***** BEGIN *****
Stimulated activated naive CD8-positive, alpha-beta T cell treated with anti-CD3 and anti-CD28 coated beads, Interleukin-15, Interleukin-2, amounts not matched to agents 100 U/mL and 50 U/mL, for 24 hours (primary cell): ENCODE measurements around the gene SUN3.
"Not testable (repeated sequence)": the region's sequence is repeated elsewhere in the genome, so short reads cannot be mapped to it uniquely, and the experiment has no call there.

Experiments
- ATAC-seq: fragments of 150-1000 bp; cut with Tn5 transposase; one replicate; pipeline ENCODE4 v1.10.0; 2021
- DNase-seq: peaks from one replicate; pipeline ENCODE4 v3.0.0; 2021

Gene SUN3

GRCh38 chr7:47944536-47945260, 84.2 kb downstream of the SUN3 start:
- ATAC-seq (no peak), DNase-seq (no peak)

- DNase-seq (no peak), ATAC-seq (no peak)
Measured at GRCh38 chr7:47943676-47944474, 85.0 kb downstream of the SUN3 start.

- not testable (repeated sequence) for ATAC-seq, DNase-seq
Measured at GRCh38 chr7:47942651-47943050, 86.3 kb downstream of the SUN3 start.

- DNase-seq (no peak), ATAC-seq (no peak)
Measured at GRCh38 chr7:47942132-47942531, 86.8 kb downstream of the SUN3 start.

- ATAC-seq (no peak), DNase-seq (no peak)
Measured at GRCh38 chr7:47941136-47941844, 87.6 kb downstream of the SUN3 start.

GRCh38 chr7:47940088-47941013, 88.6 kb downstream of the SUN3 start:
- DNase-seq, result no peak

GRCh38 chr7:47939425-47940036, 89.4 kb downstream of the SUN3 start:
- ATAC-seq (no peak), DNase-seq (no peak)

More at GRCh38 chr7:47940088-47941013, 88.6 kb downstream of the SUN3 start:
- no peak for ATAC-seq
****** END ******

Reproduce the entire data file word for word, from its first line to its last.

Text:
Stimulated activated naive CD8-positive, alpha-beta T cell treated with anti-CD3 and anti-CD28 coated beads, Interleukin-15, Interleukin-2, amounts not matched to agents 100 U/mL and 50 U/mL, for 24 hours (primary cell): ENCODE measurements around the gene SUN3.
"Not testable (repeated sequence)": the region's sequence is repeated elsewhere in the genome, so short reads cannot be mapped to it uniquely, and the experiment has no call there.

Experiments
- ATAC-seq: fragments of 150-1000 bp; cut with Tn5 transposase; one replicate; pipeline ENCODE4 v1.10.0; 2021
- DNase-seq: peaks from one replicate; pipeline ENCODE4 v3.0.0; 2021

Gene SUN3

GRCh38 chr7:47944536-47945260, 84.2 kb downstream of the SUN3 start:
- ATAC-seq (no peak), DNase-seq (no peak)

- DNase-seq (no peak), ATAC-seq (no peak)
Measured at GRCh38 chr7:47943676-47944474, 85.0 kb downstream of the SUN3 start.

- not testable (repeated sequence) for ATAC-seq, DNase-seq
Measured at GRCh38 chr7:47942651-47943050, 86.3 kb downstream of the SUN3 start.

- DNase-seq (no peak), ATAC-seq (no peak)
Measured at GRCh38 chr7:47942132-47942531, 86.8 kb downstream of the SUN3 start.

- ATAC-seq (no peak), DNase-seq (no peak)
Measured at GRCh38 chr7:47941136-47941844, 87.6 kb downstream of the SUN3 start.

GRCh38 chr7:47940088-47941013, 88.6 kb downstream of the SUN3 start:
- DNase-seq, result no peak

GRCh38 chr7:47939425-47940036, 89.4 kb downstream of the SUN3 start:
- ATAC-seq (no peak), DNase-seq (no peak)

More at GRCh38 chr7:47940088-47941013, 88.6 kb downstream of the SUN3 start:
- no peak for ATAC-seq